"I am interested in approaching this film from a dark point of view without falling into melancholy," the filmmaker says. That gloominess, shot through with a sense of tristesse, is linked to characters with different social backgrounds and themes like education, acting, sickness, loneliness, communication disorders and blindness. A dash of Van Sant, a hint of Fassbinder. After all, these childhoods seem far from happy and joyful. When a child is left ‘home alone’ he does not have cheerful adventures focused on success, but instead eats microwaved meals en stares vacantly at the television. There is no pleasure in recording audiobooks for the blind (at an uncle’s sound studio) or giving direction ("You have to enter the scene now"). And for these kids, the dreams adults have ("I was just remembering," grandma tells her grandson) have more to do with death than life. It’s no coincidence that the kids find a severed head among the garbage at La Cantábrica.
Despite its dark tone, this coming-of-age tale is also an ode to childhood, its energy and its capacity to couple a desire for maturity with an attempt to hold on to immaturity. To couple performance and play (both on stage and on location) with joy, mystery and fear at a primal level. As primal as the filmmaker’s metaphors. And a little like the cinephiles who, like Daney, realise that there is a whole world — simultaneously nearby and far away — to be discovered by watching films. Films that, in the words of Daney, ‘forever cure teenagers of their innocence’.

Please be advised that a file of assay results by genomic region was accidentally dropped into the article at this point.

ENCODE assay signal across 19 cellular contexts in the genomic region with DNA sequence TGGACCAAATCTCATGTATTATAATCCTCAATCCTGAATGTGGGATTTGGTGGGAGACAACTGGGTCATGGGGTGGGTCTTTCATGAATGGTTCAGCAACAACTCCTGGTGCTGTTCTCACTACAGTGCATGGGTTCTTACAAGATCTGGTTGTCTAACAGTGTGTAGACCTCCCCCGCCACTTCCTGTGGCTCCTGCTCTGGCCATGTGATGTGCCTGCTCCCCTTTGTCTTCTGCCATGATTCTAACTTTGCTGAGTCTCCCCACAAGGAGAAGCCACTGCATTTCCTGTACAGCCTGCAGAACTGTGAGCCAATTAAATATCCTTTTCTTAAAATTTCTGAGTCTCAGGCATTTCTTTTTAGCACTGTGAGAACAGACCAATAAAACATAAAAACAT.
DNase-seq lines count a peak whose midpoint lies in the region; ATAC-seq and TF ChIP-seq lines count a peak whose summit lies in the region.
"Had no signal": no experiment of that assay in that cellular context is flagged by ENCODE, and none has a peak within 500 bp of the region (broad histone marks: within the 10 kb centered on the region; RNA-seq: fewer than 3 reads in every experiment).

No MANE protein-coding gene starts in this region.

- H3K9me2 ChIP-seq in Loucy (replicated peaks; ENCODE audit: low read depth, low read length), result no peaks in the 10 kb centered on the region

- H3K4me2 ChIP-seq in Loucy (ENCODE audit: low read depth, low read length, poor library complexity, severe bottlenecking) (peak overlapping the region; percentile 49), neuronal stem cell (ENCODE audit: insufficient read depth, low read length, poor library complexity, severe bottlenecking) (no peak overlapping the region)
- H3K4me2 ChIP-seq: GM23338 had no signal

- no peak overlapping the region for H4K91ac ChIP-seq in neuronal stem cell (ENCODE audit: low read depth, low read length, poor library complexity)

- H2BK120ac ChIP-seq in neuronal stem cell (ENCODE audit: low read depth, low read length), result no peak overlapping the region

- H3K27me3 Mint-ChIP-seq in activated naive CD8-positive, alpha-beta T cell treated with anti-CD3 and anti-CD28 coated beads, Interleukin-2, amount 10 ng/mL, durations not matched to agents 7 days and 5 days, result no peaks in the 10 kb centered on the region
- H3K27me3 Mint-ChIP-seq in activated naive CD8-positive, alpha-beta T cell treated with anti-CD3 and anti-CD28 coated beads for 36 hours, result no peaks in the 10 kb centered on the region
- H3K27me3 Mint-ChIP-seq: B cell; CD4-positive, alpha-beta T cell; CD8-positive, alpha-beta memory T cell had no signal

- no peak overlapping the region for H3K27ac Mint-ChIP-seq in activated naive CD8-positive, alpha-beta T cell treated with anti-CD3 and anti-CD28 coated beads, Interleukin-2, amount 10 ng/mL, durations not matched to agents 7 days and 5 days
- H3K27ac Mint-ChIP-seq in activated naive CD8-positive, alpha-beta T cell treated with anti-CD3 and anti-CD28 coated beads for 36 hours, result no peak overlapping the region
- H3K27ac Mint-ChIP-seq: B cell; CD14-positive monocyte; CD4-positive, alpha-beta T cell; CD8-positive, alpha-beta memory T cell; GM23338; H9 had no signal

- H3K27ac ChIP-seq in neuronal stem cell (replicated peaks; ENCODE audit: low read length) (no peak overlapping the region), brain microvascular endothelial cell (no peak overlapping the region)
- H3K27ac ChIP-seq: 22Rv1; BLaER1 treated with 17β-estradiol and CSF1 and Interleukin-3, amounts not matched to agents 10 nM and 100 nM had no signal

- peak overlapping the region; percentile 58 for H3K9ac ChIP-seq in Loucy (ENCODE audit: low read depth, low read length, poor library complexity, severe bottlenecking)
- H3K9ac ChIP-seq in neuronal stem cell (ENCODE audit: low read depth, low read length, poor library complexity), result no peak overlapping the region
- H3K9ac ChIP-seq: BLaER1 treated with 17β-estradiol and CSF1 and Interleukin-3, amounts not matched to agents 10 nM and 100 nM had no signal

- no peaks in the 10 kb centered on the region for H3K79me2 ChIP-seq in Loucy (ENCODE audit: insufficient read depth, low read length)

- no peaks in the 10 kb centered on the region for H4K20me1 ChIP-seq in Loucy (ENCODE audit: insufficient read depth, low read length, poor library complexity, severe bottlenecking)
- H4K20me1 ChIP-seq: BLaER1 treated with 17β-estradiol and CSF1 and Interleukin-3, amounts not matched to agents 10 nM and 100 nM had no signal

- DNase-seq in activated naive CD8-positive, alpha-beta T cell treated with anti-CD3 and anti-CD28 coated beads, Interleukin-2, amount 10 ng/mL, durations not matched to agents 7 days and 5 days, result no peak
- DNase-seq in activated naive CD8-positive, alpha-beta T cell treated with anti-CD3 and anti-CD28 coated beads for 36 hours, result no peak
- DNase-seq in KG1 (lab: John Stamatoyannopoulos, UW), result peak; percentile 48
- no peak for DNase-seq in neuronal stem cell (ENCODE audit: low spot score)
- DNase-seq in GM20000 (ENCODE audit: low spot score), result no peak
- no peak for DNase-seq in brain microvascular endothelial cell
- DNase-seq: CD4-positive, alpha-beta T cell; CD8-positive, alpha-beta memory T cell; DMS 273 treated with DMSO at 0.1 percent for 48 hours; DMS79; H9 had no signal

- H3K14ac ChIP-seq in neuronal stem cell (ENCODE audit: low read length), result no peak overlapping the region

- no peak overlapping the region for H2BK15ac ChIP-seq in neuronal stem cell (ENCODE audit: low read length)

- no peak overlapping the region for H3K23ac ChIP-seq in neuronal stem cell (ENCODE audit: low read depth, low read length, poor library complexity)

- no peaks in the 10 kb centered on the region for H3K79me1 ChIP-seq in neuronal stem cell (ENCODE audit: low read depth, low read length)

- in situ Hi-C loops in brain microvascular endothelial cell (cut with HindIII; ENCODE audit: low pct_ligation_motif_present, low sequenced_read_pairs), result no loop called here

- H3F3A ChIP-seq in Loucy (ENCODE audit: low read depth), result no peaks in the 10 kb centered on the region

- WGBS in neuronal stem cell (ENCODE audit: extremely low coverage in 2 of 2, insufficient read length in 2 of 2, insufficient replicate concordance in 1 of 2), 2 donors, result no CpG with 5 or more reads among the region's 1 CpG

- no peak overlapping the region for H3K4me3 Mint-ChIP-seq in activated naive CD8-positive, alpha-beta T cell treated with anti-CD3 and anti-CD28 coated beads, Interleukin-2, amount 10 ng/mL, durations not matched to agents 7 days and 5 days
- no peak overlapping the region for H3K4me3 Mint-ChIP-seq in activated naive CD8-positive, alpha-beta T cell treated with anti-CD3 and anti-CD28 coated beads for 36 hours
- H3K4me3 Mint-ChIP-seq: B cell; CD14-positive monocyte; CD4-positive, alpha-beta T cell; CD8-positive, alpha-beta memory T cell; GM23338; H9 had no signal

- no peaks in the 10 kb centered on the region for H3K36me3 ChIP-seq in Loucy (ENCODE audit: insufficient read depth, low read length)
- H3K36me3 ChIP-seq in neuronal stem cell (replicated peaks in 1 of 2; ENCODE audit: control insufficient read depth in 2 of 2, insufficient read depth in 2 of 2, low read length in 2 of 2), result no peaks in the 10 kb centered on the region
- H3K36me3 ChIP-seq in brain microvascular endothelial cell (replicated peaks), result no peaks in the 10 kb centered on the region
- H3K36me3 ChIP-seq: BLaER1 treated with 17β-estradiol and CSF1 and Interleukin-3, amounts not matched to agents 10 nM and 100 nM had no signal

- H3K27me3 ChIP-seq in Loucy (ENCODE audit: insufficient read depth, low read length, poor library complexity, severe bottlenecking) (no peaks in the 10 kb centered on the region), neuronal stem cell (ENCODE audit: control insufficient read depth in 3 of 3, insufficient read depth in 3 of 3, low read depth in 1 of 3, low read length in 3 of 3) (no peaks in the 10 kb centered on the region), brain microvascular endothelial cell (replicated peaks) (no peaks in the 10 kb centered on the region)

The kids in A La Cantábrica break into a railway yard, scramble onto a departing train, but in the end travel only in their minds, their imaginations, while staring into a crackling campfire after demolishing a car wreck. It is the viewer who takes a trip. Erriquez references watching (the boys discover what it means not to see by blindfolding themselves) and cinema (the scenes in the movie theatre) but more than anything, he invites his audience to take their own journey of discovery. A cinematic exploration that transports us to another time, another culture and another world. An unknown world, that looks familiar because ‘unhappy childhoods’ are universal. But more than anything, it is a world that excites us by carrying us back to childhood, to an innocent state of mind. Just for a moment. In the darkness. As long as the projection lasts.
Ivo De Kock
A La Cantábrica (Ezequiel Erriquez, Argentina 2012, 80′)